Oh my gawd it’s frisson* out here!
*Frisson – A moment of intense excitement; a shudder (don’t worry, I had to look it up)
How do you feel about open water swimming? It seems like it’s a really divisive topic – people hate it, people love it, people hate-love it… Regardless of your feelings, “frisson” definitely captures the feeling of the open water.
My first open water experiences were brief, poorly planned excursions with my swim team in Santa Cruz. Hanging out on the beach, a coach would suggest we swim out to the buoy and back. I hated it. So cold! So scary! So not-what-I-wanted-to-be-doing-on-my-day-off!
So quite a few years passed. In February 2015, I was visiting my friend Lizz in L.A., and she suggested I bring my wetsuit and we practice open water. Great idea! Try it with someone you know and trust!
Maybe the open ocean wasn’t the best place to try OWS for the first time. During my 3 day stay, we actually ventured out to Malibu twice, both days planning to do a 2-mile swim; we completed that swim exactly zero times.
We head to Malibu, not too early, not too late. The water looked calm as we parked and “suited up” (no one else seems to like this How I Met Your Mother joke in reference to their wetsuits, I can’t figure out why). The sun was shining, a couple of young kids were surfing, and we made our way across the sand to the water.
My toes hit the surf, and all my memories of the Pacific Ocean flooded in. The frigid water bubbled around my ankles, and Lizz egged me on. Our wetsuits did their job, keeping both of us warm until the moment of truth – the head dip. Lizz coached me out into the ocean, suggesting we warm up 20 strokes at a time, which kept me calm and on pace. As we turned to head south, we (she) practiced sighting.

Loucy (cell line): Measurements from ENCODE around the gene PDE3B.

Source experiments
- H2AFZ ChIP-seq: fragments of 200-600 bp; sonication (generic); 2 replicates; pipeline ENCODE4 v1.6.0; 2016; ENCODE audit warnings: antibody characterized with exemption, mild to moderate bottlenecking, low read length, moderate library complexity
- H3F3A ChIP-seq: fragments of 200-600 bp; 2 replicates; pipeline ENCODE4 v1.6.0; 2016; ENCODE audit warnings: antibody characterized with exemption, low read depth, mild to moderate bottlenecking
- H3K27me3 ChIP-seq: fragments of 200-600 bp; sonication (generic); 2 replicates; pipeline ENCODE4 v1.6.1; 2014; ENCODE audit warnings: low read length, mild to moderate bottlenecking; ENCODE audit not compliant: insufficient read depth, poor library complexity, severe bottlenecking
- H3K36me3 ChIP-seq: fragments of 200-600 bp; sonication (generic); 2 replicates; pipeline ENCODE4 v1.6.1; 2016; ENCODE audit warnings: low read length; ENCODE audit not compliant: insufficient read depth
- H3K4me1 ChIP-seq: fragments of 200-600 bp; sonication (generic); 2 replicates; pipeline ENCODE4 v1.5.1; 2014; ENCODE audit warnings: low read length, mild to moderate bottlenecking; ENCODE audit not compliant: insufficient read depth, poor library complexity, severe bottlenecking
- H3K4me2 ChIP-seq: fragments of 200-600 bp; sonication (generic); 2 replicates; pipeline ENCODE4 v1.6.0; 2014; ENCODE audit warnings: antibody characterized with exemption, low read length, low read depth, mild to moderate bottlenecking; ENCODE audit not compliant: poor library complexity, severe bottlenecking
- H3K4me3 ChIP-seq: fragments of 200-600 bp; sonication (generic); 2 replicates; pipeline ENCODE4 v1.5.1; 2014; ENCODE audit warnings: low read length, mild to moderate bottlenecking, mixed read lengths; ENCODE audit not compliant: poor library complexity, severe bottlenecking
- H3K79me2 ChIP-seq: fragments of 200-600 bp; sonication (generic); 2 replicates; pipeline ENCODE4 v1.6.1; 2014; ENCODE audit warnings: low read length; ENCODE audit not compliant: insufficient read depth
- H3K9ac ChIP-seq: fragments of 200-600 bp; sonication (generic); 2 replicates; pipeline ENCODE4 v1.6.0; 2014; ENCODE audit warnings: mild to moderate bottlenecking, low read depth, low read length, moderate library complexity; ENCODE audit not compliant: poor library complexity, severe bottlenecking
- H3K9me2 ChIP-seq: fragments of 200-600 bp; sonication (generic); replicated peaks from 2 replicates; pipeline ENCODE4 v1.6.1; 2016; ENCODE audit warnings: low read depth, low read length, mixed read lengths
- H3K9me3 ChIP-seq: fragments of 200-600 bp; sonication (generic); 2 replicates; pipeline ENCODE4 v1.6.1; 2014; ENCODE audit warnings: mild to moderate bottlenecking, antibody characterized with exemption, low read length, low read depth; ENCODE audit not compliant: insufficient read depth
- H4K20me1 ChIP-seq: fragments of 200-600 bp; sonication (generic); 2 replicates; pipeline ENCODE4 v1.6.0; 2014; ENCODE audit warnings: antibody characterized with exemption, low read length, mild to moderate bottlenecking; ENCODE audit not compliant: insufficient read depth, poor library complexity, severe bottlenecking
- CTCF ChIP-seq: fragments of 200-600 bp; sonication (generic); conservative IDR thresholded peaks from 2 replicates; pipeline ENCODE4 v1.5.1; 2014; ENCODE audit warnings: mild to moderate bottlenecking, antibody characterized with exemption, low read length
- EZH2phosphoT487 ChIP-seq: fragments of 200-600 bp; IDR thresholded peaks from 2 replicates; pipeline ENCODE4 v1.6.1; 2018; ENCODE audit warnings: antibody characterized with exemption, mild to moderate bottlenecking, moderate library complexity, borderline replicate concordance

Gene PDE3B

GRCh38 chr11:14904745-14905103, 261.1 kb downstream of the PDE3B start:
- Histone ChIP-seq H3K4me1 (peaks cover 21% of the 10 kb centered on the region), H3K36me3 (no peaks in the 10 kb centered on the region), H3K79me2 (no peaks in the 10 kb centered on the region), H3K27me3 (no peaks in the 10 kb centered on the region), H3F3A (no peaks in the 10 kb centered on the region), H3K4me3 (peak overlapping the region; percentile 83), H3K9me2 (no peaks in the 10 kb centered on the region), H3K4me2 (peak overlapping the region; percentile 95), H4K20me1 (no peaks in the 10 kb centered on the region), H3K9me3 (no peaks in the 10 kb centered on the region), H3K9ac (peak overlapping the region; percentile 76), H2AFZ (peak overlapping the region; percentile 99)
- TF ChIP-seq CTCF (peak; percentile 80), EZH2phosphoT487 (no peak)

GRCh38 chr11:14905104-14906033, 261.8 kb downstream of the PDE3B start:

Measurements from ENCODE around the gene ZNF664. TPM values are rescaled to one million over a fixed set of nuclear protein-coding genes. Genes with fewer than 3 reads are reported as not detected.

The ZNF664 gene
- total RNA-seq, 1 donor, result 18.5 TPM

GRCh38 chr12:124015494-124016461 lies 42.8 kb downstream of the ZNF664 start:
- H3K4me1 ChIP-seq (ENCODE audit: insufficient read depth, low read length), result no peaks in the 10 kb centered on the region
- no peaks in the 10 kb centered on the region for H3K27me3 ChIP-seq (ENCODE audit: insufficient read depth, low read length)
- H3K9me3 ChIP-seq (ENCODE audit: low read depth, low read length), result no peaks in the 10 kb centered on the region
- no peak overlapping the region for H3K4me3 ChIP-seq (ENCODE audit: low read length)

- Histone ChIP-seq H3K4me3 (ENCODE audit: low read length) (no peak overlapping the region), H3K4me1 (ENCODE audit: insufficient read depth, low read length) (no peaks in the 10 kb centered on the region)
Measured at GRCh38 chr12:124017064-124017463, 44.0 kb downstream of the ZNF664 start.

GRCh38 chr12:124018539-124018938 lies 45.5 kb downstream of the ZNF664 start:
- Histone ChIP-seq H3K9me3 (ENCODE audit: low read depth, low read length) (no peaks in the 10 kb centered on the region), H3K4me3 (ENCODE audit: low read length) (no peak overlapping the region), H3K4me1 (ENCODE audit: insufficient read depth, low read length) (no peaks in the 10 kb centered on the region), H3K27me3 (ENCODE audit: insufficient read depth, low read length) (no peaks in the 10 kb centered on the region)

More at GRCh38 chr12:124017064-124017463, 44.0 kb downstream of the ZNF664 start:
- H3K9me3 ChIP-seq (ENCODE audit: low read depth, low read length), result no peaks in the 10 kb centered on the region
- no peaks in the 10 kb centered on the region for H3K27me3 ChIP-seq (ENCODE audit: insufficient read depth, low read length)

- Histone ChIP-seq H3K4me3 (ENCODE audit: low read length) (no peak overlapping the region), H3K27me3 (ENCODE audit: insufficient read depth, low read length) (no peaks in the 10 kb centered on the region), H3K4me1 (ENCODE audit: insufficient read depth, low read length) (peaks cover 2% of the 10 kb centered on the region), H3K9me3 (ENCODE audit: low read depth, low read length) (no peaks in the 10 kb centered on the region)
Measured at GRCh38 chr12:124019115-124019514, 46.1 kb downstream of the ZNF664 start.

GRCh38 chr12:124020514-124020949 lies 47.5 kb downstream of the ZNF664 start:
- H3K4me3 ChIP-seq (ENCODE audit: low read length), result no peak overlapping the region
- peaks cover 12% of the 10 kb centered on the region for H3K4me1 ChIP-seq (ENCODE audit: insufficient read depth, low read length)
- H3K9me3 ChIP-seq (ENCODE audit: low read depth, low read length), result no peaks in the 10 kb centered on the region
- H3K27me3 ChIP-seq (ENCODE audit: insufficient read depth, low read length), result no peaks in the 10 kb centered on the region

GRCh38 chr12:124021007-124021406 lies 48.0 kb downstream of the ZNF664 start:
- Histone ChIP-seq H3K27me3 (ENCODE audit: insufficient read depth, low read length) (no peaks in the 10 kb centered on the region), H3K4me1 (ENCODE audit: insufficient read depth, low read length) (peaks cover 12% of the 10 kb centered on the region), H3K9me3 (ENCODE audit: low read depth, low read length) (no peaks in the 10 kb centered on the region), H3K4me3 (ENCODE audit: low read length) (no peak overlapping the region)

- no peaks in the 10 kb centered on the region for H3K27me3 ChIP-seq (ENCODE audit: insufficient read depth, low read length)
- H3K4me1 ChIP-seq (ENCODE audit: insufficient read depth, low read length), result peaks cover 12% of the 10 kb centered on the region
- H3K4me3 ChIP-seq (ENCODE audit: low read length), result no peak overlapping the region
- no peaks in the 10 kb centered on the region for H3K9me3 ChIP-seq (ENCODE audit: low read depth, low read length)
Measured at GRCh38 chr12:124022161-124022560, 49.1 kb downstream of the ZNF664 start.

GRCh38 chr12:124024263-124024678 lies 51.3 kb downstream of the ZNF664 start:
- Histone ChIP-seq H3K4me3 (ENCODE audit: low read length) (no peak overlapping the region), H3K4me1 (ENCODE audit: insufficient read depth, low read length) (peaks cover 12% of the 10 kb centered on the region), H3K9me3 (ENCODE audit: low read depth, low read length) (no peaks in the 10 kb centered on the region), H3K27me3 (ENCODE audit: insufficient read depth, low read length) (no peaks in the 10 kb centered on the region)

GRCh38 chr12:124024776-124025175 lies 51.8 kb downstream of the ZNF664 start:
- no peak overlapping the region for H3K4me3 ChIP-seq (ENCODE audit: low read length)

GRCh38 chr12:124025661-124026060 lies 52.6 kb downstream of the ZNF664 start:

I did not sight. Not for real – I was picking up my head and frantically looking forward, but I wasn’t sighting. Instead, I was staying at Lizz’s hip, watching her, pacing off of her, and hoping she wasn’t in good enough shape to leave me in her wake (she probably was, and just was cruising for my sake). We made it about a mile down the beach, and I had to stop. I could feel my breathing getting shallow, my heart rate rising, and a wave of panic setting in. I didn’t want to stop, but I didn’t think it would be worth it to have a bad memory of my first attempt, so we rode the surf back to the beach.
Back in Malibu, this time I thought I was prepared. Oh, how wrong I was. This day, rather than shining sun, we were greeted with a layer of coastal fog. The fog! A beautiful sight to this Bay Area native.
As we started swimming, I realized how much the weather affected my view. What had been obvious hands passing in front of my body the day before were white shadows, glancing in and out of my vision. The sun appeared from behind the clouds intermittently, sending rays of light through the water, suddenly highlighting and casting into shadow strange patterns in the water.
I was sighting off Lizz like the day before, and out of nowhere she stopped. Lizz was as uncomfortable as me with the tricks the light was playing on us, and we (fortunately) took an early break. We calmed ourselves down, enjoying the natural float of the wetsuits.
We were about ready to start again, repeating to ourselves that there was nothing under us and what we saw was just the sun.
And then we kicked each other. I swear I jumped out of the water to my belly button (water polo coaches would have been impressed) and we immediately agreed to head back to the beach. I am not embarrassed to admit to the tears that were quickly filling my goggles during the sprint to the shore.
Well now, I love open water swimming. It’s very relaxing to me. But, I haven’t been back in the ocean, not quite yet. I’ve swam in the San Francisco Bay and lakes, but not the ocean.
What is it about the open water that is so comforting? After 15 years of strictly pool swimming, there’s no black line, no walls, no flags – just you and the water. You and your thoughts. You and your body. It is simultaneously isolating and freeing. I may be swimming with one to 1,499 other people, but at the end of the day, all I’m thinking about is me and the water.
My next race, the Sandman Triathlon in Aptos, California, is in the ocean. I’ll be writing about my feelings as we approach that race shortly, but let’s just say El Nino has brought some changes to the conditions that are definitely freaking me out.